Dumbledore would have believed him, he knew it. Dumbledore would have known how and why Harry's wand had acted independently, because Dumbledore always had the answers; he had known about wands, had explained to Harry the strange connection that existed between his wand and Voldemort's...But Dumbledore, like Mad-Eye, like Sirius, like his parents, like his poor owl, all were gone where Harry could never talk to them again.
Harry looked into Doge's earnest, pained face and felt, not reassured, but frustrated. Did Doge really think it was that easy, that Harry could simply choose not to believe? Didn't Doge understand Harry's need to be sure, to know everything?
The accusations he had heard from Muriel at the wedding seemed to have nested in his brain like diseased things, infecting his memories of the wizard he had idolized. Could Dumbledore have let such things happen? Had he been like Dudley, content to watch neglect and abuse as long as it did not affect him? Could he have turned his back on a sister who was being imprisoned and hidden?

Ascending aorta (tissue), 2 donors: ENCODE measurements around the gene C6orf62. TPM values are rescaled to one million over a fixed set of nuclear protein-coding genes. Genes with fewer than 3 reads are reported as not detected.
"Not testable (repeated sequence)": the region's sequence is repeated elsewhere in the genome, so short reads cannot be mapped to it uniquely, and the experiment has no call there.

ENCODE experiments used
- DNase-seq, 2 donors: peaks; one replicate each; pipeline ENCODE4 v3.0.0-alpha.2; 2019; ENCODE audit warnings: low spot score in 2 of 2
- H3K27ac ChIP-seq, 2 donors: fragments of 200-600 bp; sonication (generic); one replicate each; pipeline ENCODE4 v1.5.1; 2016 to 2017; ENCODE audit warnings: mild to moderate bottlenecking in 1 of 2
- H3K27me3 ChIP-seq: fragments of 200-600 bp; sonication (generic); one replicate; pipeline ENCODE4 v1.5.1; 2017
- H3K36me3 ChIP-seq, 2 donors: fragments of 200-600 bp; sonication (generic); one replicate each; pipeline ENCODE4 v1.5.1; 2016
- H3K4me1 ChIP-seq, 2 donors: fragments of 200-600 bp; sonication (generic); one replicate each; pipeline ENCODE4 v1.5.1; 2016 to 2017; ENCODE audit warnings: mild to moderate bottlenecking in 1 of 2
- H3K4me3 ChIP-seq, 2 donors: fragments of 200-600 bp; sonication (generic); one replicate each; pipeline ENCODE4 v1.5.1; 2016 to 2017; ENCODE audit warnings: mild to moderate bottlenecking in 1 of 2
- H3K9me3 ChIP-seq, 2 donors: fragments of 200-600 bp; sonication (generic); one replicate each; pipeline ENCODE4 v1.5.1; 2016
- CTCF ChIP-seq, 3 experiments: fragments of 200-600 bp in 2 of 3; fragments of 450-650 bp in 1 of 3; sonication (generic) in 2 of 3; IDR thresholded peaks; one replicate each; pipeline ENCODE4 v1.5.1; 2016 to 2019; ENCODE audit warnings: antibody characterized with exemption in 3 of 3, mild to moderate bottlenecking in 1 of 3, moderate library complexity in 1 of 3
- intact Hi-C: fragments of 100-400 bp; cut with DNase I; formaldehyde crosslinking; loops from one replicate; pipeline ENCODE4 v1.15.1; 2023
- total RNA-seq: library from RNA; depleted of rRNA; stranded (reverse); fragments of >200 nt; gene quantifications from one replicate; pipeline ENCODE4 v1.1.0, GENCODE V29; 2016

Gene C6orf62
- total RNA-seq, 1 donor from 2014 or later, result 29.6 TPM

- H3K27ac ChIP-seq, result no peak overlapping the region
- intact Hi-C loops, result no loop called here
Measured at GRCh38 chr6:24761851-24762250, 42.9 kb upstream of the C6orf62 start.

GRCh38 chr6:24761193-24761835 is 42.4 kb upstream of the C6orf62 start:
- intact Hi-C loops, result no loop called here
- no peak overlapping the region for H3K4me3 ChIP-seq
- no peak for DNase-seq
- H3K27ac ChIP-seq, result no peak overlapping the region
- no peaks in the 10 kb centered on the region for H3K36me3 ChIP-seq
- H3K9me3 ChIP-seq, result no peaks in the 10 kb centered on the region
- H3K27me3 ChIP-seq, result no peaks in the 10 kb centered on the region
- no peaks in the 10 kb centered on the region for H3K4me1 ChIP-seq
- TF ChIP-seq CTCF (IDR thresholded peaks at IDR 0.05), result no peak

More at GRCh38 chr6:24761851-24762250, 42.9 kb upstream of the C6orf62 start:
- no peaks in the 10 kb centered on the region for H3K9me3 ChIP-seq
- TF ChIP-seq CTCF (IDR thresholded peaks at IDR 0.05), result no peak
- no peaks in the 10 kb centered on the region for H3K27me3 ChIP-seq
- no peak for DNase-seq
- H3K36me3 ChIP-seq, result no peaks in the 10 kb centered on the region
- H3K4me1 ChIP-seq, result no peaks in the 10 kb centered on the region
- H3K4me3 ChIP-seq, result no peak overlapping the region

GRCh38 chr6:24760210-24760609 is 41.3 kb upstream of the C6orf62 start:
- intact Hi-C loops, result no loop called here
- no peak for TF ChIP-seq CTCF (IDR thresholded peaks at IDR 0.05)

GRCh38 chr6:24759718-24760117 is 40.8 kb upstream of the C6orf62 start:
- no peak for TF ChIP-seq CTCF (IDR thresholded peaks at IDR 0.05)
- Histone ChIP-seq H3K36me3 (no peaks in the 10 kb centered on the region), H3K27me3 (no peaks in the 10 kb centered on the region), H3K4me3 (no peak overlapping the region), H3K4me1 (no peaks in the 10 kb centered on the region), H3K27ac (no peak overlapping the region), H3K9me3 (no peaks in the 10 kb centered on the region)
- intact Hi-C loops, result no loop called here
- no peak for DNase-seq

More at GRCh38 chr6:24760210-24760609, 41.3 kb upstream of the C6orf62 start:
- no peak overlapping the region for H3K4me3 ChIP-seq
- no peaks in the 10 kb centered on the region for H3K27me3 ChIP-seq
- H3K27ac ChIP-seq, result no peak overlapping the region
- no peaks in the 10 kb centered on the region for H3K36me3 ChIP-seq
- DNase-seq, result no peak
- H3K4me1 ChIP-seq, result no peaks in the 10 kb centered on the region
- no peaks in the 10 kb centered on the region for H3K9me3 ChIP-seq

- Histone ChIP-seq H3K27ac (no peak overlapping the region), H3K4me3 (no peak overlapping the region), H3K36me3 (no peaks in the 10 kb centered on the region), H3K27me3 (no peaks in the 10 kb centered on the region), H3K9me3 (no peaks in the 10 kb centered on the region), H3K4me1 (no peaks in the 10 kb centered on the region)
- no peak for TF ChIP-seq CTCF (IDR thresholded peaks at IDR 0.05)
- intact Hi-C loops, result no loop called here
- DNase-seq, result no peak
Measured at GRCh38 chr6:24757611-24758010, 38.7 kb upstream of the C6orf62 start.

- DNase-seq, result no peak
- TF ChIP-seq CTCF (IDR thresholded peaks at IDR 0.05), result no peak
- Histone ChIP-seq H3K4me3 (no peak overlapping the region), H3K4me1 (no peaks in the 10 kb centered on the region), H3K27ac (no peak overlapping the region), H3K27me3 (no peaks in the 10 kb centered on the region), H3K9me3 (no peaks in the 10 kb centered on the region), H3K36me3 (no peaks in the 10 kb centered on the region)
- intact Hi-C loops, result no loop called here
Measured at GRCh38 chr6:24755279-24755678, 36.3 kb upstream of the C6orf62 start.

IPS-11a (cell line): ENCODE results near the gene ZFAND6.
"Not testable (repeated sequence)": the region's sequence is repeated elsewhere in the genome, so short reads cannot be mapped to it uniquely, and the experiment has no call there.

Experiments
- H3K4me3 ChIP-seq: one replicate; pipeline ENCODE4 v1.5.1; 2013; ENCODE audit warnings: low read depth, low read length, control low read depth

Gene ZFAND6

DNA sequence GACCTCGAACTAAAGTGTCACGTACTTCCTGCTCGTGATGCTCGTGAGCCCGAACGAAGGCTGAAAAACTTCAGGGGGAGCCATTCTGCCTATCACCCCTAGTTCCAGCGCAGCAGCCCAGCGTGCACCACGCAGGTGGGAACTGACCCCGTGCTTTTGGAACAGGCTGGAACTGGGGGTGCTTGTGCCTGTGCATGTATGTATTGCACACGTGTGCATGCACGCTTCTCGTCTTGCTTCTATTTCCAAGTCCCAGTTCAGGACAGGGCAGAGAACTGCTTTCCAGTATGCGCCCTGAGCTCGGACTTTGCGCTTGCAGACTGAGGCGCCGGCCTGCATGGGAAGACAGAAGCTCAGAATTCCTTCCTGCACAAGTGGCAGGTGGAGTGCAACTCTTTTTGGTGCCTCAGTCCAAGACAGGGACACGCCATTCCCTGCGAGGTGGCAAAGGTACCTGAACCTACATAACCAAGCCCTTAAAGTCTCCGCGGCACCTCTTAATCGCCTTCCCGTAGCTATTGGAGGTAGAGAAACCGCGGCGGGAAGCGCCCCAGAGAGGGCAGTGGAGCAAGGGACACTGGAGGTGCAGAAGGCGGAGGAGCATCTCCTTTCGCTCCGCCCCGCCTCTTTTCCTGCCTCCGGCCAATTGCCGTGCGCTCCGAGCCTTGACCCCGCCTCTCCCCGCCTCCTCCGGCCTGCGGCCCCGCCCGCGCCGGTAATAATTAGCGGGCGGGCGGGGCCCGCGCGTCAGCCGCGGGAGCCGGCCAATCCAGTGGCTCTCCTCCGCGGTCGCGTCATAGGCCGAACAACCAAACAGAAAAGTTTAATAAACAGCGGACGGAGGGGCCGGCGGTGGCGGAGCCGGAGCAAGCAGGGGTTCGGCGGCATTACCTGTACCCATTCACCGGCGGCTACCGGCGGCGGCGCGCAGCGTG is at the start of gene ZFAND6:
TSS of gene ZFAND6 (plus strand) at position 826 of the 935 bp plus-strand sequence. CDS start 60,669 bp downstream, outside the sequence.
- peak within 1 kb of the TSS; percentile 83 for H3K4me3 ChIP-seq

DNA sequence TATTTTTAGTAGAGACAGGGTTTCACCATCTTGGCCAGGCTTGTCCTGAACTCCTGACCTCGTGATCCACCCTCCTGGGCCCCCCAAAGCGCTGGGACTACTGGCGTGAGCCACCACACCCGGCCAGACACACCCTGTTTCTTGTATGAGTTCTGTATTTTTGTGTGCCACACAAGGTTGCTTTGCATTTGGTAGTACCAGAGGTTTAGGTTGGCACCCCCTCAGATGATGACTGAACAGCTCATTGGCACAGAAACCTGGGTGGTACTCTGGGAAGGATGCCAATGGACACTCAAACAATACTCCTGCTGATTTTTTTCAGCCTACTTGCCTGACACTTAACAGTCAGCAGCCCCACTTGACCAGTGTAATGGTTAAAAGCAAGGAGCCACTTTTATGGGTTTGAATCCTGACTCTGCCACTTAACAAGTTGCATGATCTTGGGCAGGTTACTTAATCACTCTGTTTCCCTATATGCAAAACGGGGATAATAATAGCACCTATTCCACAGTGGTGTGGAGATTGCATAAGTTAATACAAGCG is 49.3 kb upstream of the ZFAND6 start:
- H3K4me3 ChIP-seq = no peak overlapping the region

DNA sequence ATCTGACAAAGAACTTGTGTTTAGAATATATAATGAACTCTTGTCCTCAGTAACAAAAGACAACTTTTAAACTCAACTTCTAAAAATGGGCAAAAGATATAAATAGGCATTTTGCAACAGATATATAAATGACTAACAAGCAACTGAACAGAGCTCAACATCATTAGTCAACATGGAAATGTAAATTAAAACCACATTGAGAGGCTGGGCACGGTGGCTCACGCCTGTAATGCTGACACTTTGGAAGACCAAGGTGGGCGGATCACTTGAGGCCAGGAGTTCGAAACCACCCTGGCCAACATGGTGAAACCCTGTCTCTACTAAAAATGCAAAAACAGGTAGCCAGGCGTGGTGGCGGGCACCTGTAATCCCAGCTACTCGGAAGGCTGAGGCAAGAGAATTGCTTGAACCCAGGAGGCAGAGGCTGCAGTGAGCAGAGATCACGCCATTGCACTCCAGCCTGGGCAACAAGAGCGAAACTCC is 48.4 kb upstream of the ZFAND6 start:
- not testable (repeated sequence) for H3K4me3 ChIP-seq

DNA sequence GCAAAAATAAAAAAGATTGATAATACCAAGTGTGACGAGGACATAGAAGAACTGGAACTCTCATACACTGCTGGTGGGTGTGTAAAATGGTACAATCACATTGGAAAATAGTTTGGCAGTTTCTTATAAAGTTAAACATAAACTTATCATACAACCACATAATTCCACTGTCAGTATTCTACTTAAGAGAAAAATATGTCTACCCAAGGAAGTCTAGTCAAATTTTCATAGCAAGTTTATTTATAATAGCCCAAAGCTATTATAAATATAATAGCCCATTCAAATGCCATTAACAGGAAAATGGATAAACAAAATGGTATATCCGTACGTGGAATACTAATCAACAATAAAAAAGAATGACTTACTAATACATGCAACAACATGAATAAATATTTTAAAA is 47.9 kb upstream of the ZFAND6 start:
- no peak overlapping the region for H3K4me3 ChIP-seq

"Elf magic isn't like wizard's magic, is it?" said Ron. "I mean, they can Apparate and Disapparate in and out of Hogwarts when we can't."
There was silence as Harry digested this. How could Voldemort have made such a mistake? But even as he thought this, Hermione spoke, and her voice was icy.
"Of course, Voldemort would have considered the ways of house-elves far beneath his notice, just like all the purebloods who treat them like animals...It would never have occurred to him that they might have magic that he didn't."
"Attendance is now compulsory for every young witch and wizard," he replied. "That was announced yesterday. It's a change, because it was never obligatory before. [...] This way, Voldemort will have the whole Wizarding population under his eye from a young age."